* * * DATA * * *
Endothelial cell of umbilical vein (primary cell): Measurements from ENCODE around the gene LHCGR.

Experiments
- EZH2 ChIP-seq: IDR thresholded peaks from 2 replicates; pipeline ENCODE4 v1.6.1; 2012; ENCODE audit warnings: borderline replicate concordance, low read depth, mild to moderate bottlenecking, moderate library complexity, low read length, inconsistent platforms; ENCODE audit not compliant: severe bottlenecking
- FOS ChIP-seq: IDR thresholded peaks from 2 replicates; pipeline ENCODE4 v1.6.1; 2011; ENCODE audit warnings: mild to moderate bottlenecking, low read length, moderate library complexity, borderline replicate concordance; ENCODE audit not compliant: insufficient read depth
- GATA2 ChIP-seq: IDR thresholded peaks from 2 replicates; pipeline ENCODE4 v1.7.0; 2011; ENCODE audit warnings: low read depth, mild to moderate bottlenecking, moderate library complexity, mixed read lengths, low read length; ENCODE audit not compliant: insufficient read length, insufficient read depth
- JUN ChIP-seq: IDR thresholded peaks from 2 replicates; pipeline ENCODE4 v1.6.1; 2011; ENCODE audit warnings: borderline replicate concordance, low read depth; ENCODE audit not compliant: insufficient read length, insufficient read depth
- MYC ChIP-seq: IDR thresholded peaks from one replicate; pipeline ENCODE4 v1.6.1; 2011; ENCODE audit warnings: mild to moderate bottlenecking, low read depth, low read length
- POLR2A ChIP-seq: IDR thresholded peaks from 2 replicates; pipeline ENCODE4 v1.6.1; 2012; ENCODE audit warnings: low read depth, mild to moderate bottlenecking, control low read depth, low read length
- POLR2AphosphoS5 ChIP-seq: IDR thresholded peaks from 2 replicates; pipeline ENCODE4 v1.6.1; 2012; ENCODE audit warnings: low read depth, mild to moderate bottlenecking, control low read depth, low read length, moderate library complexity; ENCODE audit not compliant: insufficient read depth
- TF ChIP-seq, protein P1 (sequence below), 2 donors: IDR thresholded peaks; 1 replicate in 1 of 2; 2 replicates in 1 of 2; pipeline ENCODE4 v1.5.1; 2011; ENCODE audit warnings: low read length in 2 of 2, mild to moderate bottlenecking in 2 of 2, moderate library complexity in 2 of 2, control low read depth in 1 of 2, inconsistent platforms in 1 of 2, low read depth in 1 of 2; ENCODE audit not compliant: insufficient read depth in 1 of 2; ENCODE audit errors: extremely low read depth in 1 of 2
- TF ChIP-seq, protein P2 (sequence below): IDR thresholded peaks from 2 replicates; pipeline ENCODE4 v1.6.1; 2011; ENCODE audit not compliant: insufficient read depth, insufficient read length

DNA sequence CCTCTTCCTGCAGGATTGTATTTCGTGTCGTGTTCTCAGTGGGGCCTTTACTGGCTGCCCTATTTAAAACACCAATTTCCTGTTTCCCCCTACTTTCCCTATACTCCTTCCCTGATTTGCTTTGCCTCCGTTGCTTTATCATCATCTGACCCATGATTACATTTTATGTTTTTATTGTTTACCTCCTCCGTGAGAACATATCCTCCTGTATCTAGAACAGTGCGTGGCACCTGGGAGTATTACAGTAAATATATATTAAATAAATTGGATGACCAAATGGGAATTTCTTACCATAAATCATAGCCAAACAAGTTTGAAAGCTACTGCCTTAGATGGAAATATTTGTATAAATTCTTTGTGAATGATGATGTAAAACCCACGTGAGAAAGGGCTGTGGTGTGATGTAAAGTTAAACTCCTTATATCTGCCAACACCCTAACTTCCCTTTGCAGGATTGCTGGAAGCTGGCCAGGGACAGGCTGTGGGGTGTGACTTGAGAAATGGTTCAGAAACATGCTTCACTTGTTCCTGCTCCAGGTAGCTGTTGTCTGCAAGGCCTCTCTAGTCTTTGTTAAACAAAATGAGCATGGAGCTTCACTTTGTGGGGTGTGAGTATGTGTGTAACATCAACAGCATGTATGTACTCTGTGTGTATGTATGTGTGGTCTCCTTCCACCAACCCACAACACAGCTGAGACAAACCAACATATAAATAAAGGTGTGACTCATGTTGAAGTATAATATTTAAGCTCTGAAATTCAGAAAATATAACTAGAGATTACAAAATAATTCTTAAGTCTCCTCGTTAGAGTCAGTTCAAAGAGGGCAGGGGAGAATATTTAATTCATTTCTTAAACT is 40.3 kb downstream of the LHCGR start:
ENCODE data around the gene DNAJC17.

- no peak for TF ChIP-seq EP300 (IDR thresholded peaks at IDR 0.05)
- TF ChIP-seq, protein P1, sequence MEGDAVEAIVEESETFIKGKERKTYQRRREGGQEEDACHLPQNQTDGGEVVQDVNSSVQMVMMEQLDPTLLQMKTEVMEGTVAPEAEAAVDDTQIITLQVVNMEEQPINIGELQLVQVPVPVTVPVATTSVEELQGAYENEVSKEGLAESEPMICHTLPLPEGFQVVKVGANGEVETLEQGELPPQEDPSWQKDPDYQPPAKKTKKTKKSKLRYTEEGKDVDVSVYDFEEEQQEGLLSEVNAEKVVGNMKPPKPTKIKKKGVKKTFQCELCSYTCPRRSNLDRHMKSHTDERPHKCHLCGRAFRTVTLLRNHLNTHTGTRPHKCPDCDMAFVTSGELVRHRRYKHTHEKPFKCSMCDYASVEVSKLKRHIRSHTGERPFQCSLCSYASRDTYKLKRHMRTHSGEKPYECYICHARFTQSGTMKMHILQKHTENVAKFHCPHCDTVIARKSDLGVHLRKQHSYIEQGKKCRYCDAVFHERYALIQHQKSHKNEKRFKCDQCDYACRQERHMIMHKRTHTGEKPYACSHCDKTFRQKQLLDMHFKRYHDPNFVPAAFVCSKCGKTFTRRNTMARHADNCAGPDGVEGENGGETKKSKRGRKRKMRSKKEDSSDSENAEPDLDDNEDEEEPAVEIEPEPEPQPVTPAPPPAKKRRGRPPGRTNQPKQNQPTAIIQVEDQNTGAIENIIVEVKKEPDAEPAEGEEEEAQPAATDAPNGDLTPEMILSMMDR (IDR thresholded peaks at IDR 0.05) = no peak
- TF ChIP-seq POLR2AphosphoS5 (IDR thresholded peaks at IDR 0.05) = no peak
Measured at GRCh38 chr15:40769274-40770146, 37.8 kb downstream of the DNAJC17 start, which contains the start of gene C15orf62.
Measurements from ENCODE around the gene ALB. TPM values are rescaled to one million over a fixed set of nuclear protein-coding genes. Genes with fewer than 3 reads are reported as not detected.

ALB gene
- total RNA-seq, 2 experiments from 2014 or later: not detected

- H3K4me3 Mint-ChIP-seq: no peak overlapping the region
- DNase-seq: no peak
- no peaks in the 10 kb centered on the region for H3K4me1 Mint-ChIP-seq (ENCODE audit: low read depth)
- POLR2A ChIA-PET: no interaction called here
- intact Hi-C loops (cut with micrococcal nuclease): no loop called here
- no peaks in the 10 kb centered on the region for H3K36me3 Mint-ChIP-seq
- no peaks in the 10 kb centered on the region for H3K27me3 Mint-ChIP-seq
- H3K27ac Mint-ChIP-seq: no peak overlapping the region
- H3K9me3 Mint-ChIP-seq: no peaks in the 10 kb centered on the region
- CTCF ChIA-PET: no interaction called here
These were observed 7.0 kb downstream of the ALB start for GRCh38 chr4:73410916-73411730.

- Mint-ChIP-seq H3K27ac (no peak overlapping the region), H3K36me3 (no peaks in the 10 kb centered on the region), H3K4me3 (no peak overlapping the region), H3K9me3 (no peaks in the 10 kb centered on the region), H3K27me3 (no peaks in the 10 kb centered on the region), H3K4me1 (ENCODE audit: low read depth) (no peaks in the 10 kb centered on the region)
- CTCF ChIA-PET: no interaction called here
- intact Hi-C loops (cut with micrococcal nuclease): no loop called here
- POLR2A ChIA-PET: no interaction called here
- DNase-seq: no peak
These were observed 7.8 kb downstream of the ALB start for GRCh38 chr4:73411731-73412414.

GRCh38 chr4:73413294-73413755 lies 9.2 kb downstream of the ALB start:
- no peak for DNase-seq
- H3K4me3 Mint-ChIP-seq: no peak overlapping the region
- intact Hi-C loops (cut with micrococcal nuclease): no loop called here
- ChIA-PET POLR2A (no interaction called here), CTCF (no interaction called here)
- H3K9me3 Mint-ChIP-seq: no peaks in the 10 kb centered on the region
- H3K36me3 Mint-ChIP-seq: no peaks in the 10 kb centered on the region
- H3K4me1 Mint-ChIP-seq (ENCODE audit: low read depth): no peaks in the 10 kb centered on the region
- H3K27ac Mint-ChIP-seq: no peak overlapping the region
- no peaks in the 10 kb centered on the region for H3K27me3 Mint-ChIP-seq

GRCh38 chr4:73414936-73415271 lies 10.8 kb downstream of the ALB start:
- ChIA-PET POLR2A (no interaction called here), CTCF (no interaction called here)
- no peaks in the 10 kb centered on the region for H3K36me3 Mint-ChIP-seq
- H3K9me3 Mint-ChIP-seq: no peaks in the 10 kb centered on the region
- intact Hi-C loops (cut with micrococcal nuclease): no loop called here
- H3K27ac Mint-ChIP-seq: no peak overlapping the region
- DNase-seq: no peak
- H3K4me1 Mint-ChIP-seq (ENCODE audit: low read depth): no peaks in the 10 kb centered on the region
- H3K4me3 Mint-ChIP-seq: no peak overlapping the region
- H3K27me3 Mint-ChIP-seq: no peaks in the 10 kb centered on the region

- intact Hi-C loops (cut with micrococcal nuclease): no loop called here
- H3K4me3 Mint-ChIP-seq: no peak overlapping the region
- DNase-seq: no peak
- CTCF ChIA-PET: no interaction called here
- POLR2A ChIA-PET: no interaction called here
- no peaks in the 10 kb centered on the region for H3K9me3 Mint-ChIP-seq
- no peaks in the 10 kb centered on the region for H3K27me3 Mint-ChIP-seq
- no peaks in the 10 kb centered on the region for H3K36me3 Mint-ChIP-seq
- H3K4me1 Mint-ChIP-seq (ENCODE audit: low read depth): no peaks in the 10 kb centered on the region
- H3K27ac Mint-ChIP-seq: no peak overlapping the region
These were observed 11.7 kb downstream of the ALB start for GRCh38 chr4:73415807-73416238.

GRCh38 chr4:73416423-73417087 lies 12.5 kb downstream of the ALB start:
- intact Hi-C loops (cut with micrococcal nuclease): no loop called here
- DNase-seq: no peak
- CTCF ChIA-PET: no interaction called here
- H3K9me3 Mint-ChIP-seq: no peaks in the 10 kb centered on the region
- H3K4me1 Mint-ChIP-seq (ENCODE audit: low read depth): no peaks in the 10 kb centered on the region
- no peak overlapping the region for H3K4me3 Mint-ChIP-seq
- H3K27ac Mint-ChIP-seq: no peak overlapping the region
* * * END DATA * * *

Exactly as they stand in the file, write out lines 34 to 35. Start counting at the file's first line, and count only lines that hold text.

- intact Hi-C loops (cut with micrococcal nuclease): no loop called here
- POLR2A ChIA-PET: no interaction called here